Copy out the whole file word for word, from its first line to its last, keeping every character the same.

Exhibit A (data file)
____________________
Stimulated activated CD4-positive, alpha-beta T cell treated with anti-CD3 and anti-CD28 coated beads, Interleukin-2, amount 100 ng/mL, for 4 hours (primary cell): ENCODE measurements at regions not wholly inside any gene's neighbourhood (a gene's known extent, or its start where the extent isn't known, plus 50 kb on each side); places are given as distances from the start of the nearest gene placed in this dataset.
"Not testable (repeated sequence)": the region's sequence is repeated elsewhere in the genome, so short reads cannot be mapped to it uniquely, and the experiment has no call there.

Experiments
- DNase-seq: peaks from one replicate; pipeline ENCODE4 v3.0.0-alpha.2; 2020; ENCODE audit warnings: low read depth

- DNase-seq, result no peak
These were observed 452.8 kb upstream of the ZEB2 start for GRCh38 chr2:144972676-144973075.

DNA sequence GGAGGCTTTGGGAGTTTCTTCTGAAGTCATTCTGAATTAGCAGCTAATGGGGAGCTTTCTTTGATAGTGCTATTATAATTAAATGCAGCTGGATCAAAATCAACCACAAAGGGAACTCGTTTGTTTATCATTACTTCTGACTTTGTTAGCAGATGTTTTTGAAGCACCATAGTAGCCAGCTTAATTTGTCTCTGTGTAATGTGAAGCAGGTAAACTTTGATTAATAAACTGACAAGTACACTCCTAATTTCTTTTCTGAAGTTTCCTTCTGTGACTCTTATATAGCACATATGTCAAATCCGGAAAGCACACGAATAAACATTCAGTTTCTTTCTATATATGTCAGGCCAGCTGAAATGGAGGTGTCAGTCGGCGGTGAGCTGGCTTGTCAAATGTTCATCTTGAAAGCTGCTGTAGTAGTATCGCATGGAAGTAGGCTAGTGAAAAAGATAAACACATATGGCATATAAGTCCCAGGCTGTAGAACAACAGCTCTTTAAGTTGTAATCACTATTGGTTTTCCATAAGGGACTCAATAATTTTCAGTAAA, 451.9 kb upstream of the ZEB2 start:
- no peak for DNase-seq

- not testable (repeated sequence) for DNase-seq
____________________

Stimulated activated CD4-positive, alpha-beta T cell treated with anti-CD3 and anti-CD28 coated beads, Interleukin-2, amount 100 ng/mL, for 4 hours (primary cell): ENCODE measurements at regions not wholly inside any gene's neighbourhood (a gene's known extent, or its start where the extent isn't known, plus 50 kb on each side); places are given as distances from the start of the nearest gene placed in this dataset.
"Not testable (repeated sequence)": the region's sequence is repeated elsewhere in the genome, so short reads cannot be mapped to it uniquely, and the experiment has no call there.

Experiments
- DNase-seq: peaks from one replicate; pipeline ENCODE4 v3.0.0-alpha.2; 2020; ENCODE audit warnings: low read depth

- DNase-seq, result no peak
These were observed 452.8 kb upstream of the ZEB2 start for GRCh38 chr2:144972676-144973075.

DNA sequence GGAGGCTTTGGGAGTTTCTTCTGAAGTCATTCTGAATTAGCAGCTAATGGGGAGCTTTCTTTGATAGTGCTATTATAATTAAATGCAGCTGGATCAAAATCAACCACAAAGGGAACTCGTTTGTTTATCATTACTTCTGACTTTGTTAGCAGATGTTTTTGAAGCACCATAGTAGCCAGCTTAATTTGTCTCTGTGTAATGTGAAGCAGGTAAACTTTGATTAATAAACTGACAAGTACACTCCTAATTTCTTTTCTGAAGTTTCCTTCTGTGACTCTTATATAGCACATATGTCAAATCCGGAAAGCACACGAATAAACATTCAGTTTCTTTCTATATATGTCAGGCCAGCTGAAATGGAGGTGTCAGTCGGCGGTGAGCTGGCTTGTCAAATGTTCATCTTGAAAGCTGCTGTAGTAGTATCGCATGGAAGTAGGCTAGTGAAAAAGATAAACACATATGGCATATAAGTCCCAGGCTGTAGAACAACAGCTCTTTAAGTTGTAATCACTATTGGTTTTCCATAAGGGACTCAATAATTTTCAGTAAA, 451.9 kb upstream of the ZEB2 start:
- no peak for DNase-seq

- not testable (repeated sequence) for DNase-seq